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Author Topic: Do you know about Scholarpedia?  (Read 7697 times)

Offline DoctorBeaver

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Do you know about Scholarpedia?
« on: 26/03/2009 20:50:57 »
I don't know why I haven't found this site earlier. It's like Wikipedia but all the entries are written by experts and it's peer-reviewed. I've had a quick look at it seems like a very good resource.

http://www.scholarpedia.org/article/Main_Page
« Last Edit: 26/03/2009 20:57:18 by DoctorBeaver »


 

Offline neilep

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Do you know about Scholarpedia?
« Reply #1 on: 26/03/2009 21:22:39 »
Kewl...but how do ewe search ?

I can't see a ' search ' box !!
 

Offline DoctorBeaver

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« Reply #2 on: 26/03/2009 21:24:09 »
Have you looked on the left under the logo? It says "search scholarpedia". Bit of a giveaway, that.
 

Offline DrN

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« Reply #3 on: 26/03/2009 21:52:06 »
Thats brilliant, it even looks like wikipedia too! But is it only for physics and astronomy and computing etc?
 

Offline neilep

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« Reply #4 on: 26/03/2009 21:52:25 »
Have you looked on the left under the logo? It says "search scholarpedia". Bit of a giveaway, that.

Nope !

Can't see it...this is where your link takes me



 

Offline neilep

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« Reply #5 on: 26/03/2009 21:54:16 »
OK..I got it now !!..the left panel did not download !!
 

Offline DoctorBeaver

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« Reply #6 on: 26/03/2009 22:08:08 »
Ah, you've got it. I just took this screenshot to show what I get when I click that link.




 

Offline LeeE

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« Reply #7 on: 27/03/2009 01:18:46 »
Never heard of it - sounds good though.
 

Ethos

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« Reply #8 on: 27/03/2009 03:57:00 »
Cool site, adding it to my favorites without delay..............Ethos
 

Offline Chemistry4me

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« Reply #9 on: 27/03/2009 04:01:51 »
Does it have other languages too?
 

Offline Don_1

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« Reply #10 on: 27/03/2009 08:52:47 »
Looks like it will be a very useful and reliable resource.
 

blakestyger

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« Reply #11 on: 27/03/2009 13:58:07 »
I was using it a year ago when I had a paper to do on Dark Matter. It was fairly new then and it didn't have anything I could use, but what was there was v. good - and it allowed me in despite not belonging to an organisation.
 

Offline DoctorBeaver

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« Reply #12 on: 27/03/2009 20:45:06 »
Does it have other languages too?

No, everything is in Standard American so you won't learn Bulgarian from it.
 

Variola

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« Reply #13 on: 27/03/2009 23:04:25 »
I don't know why I haven't found this site earlier. It's like Wikipedia but all the entries are written by experts and it's peer-reviewed. I've had a quick look at it seems like a very good resource.



http://www.scholarpedia.org/article/Main_Page

I've just had a mooch too, what a good idea. Lots of references at the bottom too which is a real help when trying to write something. I have had the misfortune of having to edit a Wiki page before as part of an assignment, and it was not the easiest of tasks.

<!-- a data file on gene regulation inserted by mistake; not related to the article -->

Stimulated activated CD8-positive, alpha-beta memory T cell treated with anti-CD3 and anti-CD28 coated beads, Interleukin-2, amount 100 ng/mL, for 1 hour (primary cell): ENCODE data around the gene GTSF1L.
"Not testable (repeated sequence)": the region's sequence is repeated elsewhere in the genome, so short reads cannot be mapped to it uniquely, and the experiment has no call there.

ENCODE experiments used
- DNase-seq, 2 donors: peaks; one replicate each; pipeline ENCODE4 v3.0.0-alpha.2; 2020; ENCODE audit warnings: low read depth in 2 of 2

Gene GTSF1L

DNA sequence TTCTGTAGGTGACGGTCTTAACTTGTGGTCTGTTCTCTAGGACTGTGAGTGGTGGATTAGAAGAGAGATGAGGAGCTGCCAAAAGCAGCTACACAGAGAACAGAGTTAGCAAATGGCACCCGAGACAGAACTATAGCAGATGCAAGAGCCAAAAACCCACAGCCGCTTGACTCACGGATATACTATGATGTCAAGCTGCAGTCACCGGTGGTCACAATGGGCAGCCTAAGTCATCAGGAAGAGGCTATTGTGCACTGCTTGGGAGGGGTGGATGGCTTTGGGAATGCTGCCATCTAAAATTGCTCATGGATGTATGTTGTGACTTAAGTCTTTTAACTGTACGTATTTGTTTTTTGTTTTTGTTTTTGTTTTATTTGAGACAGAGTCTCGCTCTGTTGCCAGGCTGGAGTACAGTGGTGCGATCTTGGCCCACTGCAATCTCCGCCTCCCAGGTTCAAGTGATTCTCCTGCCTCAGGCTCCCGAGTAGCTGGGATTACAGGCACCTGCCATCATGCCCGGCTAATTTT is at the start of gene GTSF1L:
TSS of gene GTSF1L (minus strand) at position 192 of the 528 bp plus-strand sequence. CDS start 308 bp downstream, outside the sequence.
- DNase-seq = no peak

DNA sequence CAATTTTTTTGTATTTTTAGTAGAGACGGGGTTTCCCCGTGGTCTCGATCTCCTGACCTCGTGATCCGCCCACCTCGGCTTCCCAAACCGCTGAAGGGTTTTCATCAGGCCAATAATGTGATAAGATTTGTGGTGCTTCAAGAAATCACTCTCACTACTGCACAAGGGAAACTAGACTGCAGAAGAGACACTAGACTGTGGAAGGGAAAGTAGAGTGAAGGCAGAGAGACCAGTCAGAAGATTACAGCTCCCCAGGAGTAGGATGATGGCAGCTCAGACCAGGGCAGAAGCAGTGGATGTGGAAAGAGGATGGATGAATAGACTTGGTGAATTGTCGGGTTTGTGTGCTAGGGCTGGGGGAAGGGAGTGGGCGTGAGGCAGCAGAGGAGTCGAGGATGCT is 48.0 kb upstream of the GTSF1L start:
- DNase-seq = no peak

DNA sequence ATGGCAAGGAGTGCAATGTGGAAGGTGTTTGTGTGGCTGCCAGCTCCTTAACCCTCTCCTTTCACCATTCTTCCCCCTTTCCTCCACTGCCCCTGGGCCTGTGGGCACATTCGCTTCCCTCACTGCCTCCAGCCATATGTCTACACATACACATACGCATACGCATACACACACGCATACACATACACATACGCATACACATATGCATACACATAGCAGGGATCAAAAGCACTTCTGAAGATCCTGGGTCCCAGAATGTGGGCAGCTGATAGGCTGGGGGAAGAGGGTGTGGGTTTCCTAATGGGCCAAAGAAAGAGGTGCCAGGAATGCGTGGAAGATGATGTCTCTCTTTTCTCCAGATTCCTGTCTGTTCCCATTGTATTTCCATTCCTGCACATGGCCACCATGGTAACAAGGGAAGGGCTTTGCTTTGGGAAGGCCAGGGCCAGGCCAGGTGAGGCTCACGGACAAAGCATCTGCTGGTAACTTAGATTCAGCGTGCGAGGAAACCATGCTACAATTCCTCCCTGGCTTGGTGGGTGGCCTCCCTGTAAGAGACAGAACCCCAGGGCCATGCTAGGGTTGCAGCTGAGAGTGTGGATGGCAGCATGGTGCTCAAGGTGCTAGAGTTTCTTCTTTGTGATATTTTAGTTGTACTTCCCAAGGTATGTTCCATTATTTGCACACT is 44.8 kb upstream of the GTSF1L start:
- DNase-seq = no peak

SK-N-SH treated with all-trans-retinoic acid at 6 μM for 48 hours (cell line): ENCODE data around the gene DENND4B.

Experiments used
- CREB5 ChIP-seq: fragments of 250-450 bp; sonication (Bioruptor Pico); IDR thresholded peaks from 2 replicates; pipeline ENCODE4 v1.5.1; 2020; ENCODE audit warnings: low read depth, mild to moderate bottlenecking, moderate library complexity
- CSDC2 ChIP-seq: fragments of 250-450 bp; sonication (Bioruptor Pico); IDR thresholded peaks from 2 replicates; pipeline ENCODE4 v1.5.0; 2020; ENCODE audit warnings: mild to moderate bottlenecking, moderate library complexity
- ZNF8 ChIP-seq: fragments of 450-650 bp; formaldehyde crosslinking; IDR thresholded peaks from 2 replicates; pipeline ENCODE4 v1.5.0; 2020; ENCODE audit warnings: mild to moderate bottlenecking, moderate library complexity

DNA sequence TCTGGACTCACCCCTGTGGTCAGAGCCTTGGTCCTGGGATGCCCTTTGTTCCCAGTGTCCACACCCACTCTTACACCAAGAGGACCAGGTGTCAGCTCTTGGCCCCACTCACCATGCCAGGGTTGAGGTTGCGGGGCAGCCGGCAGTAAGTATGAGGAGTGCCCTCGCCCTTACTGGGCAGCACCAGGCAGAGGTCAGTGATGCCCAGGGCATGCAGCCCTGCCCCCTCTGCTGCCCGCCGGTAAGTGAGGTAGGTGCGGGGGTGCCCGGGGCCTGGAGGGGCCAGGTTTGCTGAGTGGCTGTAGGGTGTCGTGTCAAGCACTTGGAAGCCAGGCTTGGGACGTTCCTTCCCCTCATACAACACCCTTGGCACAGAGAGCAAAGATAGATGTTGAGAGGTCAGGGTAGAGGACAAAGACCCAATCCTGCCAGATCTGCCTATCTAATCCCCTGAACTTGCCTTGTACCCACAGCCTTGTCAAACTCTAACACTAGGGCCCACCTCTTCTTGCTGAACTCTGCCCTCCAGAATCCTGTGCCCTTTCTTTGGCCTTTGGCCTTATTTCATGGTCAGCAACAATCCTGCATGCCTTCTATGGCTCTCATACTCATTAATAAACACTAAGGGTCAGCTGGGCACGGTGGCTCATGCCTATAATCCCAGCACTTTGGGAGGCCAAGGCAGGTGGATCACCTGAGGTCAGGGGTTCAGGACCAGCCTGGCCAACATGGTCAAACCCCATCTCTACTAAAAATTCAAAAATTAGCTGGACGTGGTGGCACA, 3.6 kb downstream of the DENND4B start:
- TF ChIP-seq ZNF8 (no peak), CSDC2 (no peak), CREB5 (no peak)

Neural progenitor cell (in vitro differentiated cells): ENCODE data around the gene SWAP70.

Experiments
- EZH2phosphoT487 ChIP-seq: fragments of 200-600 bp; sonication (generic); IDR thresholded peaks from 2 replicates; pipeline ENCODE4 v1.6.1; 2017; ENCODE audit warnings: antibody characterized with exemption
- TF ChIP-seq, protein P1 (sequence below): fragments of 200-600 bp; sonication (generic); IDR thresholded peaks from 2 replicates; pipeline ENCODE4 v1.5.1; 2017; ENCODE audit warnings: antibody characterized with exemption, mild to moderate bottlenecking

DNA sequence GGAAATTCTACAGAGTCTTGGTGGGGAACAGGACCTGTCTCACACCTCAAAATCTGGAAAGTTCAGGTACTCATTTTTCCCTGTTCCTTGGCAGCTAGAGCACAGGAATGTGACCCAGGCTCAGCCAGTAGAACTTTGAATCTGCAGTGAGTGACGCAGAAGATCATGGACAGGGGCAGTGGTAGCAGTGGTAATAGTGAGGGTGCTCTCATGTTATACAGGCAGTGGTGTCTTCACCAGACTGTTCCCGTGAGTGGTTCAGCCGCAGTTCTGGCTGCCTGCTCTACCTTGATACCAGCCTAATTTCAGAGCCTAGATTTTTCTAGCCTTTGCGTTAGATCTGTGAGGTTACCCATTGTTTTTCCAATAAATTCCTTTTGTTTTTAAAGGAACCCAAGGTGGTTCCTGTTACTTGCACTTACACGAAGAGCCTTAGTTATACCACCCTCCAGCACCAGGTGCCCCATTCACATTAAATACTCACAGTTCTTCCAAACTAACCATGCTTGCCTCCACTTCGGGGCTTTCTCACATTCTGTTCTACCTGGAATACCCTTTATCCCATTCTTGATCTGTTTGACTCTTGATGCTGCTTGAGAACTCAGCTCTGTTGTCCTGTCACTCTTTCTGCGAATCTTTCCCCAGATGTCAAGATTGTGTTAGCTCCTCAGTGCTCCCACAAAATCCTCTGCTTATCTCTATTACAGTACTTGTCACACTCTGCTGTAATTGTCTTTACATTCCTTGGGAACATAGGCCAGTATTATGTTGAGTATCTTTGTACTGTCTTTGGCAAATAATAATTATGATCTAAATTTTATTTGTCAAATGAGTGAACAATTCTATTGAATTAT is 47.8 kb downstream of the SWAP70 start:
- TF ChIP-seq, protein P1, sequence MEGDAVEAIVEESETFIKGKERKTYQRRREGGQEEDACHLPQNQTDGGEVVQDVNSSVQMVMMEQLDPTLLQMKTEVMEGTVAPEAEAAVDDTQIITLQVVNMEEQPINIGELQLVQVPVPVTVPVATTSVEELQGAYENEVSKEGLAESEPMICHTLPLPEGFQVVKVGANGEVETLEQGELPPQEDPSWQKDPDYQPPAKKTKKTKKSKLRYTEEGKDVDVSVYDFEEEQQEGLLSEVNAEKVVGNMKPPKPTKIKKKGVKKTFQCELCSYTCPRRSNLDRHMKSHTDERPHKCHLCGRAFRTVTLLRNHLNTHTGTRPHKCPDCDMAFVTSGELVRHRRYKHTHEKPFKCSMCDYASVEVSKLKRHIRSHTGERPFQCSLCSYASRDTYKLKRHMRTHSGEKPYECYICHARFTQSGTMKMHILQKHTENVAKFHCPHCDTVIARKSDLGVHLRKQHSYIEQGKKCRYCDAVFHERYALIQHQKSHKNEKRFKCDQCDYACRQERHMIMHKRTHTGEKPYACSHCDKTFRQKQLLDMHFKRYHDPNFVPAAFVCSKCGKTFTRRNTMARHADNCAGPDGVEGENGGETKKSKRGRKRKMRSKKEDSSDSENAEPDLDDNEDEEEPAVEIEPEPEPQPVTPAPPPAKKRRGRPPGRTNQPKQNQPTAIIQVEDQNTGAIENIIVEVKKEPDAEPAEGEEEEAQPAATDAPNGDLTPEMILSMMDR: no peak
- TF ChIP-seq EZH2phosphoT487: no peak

I hope it keeps growing, lots of really good, well written articles amd the curator idea is genius.
 

Offline JimBob

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« Reply #14 on: 28/03/2009 03:42:39 »
NOT FAIR !!! - The search for "geology" comes up with this:

 

Offline Chemistry4me

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« Reply #15 on: 28/03/2009 03:44:16 »
Same for "Organic Chemistry'!
 

Offline Chemistry4me

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« Reply #16 on: 28/03/2009 03:46:47 »
Need to click this:

 

Offline wolfekeeper

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« Reply #17 on: 28/03/2009 04:13:04 »
These kinds of 'alternatives' to the wikipedia usually sound much better than they actually are.

The problems include:

a) experts aren't necessarily that good at explaining stuff to mere mortals (they're too good- everything for them is too obvious)

b) they have few contributors because there's lots of hoops to jump through, and true experts usually have better things to do

c) the wikipedia is based on experts anyway, it's just based on stuff they wrote down and got through peer review

d) some subjects like homeopathy, the credentialled 'experts' are very biased.

e) at the end of the day, experts are just people, giving them an unreviewed publishing medium isn't necessarily as good idea as it sounds

f) the wikipedia scales much better; the wikipedia gains about a thousand new articles per day, most of the other pedias only have a few thousand articles tops.
 

Offline Chemistry4me

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« Reply #18 on: 28/03/2009 07:44:10 »
Well, the individual can decide whether it is reliable or not.
 

Variola

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« Reply #19 on: 28/03/2009 12:07:09 »
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a) experts aren't necessarily that good at explaining stuff to mere mortals (they're too good- everything for them is too obvious)

Thats true, but Scholarpedia is aimed at undergraduate students or higher, which means they already have a knowledge base on whatever they are looking up. Wiki is designed to be approachable to the average Joe, I had to keep that in mind when editing an article for my assignment.

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b) they have few contributors because there's lots of hoops to jump through, and true experts usually have better things to do

Agreed. But Its still a novel way of sharing information, that might well appeal to some.

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c) the wikipedia is based on experts anyway, it's just based on stuff they wrote down and got through peer review

I'm afraid not, Wiki can be edited by anyone, and you don't even have to provide references at the bottom. You can say whatever you like, and you are not accountable. Its a blessing and a curse. Thats why much of wiki is innaccurate, misleading, biased or just plain plagiarised.

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d) some subjects like homeopathy, the credentialled 'experts' are very biased.